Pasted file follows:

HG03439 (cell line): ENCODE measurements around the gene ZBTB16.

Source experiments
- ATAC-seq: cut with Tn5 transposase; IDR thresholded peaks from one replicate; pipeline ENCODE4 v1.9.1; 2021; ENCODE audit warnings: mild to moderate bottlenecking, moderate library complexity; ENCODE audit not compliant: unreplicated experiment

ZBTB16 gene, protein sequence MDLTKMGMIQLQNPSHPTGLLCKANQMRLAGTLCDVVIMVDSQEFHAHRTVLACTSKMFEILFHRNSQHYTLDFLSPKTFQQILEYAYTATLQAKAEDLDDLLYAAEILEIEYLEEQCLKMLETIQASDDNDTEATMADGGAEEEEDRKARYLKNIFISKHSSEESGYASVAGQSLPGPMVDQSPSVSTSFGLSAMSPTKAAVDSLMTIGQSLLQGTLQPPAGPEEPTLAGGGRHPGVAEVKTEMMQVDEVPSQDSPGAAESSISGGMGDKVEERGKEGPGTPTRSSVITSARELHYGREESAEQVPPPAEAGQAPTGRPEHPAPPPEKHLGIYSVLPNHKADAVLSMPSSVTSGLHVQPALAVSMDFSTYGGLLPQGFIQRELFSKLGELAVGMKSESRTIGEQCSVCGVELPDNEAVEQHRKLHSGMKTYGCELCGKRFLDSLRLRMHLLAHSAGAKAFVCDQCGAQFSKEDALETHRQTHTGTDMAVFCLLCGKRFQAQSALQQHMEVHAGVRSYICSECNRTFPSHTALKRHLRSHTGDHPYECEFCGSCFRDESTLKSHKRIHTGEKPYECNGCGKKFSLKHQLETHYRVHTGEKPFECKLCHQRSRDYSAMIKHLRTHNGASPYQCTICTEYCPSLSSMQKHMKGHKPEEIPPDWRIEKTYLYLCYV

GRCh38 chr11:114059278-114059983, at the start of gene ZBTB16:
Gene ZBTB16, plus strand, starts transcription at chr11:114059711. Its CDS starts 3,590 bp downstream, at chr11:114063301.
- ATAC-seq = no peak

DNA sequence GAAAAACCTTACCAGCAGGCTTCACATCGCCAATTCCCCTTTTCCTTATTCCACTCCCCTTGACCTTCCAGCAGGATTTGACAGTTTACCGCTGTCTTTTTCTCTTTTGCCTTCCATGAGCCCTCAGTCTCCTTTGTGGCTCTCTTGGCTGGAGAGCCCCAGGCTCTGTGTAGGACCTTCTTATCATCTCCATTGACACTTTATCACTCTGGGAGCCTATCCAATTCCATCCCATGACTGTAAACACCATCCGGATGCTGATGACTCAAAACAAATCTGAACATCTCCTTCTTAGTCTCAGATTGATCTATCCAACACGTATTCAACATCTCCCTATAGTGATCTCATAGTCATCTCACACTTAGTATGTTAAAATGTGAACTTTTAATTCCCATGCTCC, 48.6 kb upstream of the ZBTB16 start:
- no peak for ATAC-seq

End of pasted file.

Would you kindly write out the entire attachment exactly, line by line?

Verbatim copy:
HG03439 (cell line): ENCODE measurements around the gene ZBTB16.

Source experiments
- ATAC-seq: cut with Tn5 transposase; IDR thresholded peaks from one replicate; pipeline ENCODE4 v1.9.1; 2021; ENCODE audit warnings: mild to moderate bottlenecking, moderate library complexity; ENCODE audit not compliant: unreplicated experiment

ZBTB16 gene, protein sequence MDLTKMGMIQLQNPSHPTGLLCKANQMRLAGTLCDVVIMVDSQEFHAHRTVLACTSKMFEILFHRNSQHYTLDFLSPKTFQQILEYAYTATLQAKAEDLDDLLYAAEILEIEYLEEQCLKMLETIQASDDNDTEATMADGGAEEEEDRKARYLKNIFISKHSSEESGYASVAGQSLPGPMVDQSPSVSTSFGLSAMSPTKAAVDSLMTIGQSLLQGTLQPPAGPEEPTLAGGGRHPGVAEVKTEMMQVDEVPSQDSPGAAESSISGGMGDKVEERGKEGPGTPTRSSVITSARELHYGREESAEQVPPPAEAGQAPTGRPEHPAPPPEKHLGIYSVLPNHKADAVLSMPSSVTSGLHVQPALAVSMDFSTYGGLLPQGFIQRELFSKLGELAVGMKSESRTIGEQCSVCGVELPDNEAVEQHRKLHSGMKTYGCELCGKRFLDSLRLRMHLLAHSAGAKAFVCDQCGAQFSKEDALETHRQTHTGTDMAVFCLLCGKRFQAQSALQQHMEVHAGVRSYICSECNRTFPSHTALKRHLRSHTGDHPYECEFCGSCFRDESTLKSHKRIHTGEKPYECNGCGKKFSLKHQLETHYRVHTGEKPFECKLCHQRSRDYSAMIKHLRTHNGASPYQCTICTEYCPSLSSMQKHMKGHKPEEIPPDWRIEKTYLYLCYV

GRCh38 chr11:114059278-114059983, at the start of gene ZBTB16:
Gene ZBTB16, plus strand, starts transcription at chr11:114059711. Its CDS starts 3,590 bp downstream, at chr11:114063301.
- ATAC-seq = no peak

DNA sequence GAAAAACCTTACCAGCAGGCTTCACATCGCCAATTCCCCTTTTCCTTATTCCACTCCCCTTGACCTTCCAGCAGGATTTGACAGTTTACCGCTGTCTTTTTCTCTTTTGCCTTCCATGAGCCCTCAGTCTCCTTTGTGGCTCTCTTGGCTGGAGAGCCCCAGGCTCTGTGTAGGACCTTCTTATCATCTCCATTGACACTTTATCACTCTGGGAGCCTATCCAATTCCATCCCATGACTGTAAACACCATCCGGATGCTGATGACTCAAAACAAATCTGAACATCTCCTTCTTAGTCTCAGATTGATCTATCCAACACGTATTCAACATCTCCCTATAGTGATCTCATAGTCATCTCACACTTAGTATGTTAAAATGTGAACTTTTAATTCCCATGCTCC, 48.6 kb upstream of the ZBTB16 start:
- no peak for ATAC-seq